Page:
Obama Justice Dept. asks judge to drop charges against Afghan terrorist suspect considered so dangerous, prosecutors fought to deny him bail after his indictment last year

Suddenly, this week, in a stunning reversal, the feds want the case dismissed against Ahmadullah Sais Niazi, whom authorities say planned to blow up buildings and refers to Osama bin Laden as “an angel.” Niazi, who lives in California, is also the brother-in-law of Osama bin Laden’s body guard.

Judicial Watch Last year he was charged with lying about his ties to terrorists in a bid to fraudulently obtain a United States passport. The FBI had been watching Niazi for years and a federal grand jury returned a five-count indictment last February. Niazi hid associations with “Specially Designated Global Terrorists,” groups including Al Qaeda, Hizb-i-Islami and the Taliban when he completed nationalization papers, according to the indictment. During one visit to Pakistan Niazi visited Dr. Amin al-Haq, the security coordinator for Osama bin Laden.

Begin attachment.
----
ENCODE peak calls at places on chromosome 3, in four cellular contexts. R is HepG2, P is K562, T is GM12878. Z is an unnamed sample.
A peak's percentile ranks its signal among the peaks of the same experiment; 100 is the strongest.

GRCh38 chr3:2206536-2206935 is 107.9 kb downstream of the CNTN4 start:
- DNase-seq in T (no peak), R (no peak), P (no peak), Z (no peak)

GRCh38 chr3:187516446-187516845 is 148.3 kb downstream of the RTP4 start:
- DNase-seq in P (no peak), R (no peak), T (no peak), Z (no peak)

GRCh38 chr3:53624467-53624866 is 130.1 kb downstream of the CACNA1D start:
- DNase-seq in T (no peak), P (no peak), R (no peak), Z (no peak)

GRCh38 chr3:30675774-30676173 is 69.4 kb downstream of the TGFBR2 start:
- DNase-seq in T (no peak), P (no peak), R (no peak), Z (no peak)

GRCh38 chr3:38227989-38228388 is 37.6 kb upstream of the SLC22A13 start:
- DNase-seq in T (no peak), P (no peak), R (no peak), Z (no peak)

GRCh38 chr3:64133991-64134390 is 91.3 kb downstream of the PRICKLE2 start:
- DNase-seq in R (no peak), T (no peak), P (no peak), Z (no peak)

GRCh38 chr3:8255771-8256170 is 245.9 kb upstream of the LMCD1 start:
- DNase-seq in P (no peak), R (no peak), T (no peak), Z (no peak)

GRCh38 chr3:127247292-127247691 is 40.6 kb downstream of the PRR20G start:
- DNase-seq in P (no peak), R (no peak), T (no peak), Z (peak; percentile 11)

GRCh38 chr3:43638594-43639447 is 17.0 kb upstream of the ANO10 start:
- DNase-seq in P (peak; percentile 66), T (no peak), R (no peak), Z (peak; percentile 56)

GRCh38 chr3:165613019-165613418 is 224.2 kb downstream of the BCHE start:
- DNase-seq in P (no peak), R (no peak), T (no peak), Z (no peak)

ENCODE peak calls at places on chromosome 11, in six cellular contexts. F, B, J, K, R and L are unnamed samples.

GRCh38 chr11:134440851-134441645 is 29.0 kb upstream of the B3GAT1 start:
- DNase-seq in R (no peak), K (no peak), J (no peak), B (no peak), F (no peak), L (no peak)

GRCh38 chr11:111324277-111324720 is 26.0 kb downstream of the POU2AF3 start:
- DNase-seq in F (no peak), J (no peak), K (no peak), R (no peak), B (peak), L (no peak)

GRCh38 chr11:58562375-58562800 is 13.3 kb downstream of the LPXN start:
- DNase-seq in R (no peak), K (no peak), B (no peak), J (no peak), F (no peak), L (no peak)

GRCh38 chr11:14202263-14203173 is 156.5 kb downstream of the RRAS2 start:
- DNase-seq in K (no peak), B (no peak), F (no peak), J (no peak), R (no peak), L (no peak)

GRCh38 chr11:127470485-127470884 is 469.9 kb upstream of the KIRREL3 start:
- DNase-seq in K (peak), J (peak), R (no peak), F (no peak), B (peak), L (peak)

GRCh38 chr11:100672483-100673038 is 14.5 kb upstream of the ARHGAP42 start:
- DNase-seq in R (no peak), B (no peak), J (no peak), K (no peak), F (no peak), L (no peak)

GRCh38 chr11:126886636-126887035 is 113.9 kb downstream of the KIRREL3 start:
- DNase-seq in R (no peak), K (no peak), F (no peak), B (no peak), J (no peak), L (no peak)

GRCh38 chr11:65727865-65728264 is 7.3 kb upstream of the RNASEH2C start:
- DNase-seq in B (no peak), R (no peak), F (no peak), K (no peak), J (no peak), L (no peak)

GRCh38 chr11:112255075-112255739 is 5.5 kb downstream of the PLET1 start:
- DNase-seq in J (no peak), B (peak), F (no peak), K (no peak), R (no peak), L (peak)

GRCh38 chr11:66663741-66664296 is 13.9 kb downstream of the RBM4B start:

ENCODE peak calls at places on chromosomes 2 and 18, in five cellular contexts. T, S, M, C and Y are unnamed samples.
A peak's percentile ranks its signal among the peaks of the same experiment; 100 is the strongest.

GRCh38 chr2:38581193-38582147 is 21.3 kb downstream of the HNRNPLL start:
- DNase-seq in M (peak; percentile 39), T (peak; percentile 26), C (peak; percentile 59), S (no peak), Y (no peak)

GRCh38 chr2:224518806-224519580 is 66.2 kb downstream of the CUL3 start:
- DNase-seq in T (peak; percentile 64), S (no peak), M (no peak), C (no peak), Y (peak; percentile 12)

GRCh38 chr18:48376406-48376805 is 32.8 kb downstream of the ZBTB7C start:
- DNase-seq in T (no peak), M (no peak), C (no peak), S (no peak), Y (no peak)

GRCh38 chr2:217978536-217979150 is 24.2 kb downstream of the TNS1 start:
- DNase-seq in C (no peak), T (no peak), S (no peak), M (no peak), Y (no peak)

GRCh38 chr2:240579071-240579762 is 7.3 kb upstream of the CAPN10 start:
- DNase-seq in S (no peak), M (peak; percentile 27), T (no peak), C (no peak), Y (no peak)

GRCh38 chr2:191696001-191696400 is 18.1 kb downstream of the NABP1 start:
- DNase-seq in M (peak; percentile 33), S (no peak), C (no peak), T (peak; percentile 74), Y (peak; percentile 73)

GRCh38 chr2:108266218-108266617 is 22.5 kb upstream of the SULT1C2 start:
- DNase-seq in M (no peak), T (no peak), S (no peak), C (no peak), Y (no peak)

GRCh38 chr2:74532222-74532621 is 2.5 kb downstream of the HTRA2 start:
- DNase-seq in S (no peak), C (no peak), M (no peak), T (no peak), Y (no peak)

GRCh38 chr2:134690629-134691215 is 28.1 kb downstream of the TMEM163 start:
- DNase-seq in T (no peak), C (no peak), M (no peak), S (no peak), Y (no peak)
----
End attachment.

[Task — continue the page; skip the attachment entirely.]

Charges against Niazi include perjury, naturalization fraud, misuse of a passport obtained by fraud and making a false statement to a federal agency. He faces a maximum sentence of 35 years in federal prison and a $1.25-million fine. His trial, which has been postponed several times, is scheduled for November if the judge doesn’t grant the government’s request.

In its motion to dismiss the indictment against Niazi, the Justice Department claims that a key overseas witness was suddenly unavailable to testify. Additionally,“evidentiary issues” have also arisen since the grand jury returned the indictment, the federal motion says. So, the government is seeking to dismiss the indictment in the “interest of justice.”

Prosecutors have refused to further explain the mysterious about face, but the Council on American-Islamic Relations (CAIR), a national organization that serves as the U.S. front for the Palestinian terrorist group Hamas, has taken much of the credit. In a statement praising the government’s motion, CAIR points out that its request to investigate the “FBI’s coercive and unlawful tactics” in Niazi’s case ultimately led the Justice Department to drop all charges.

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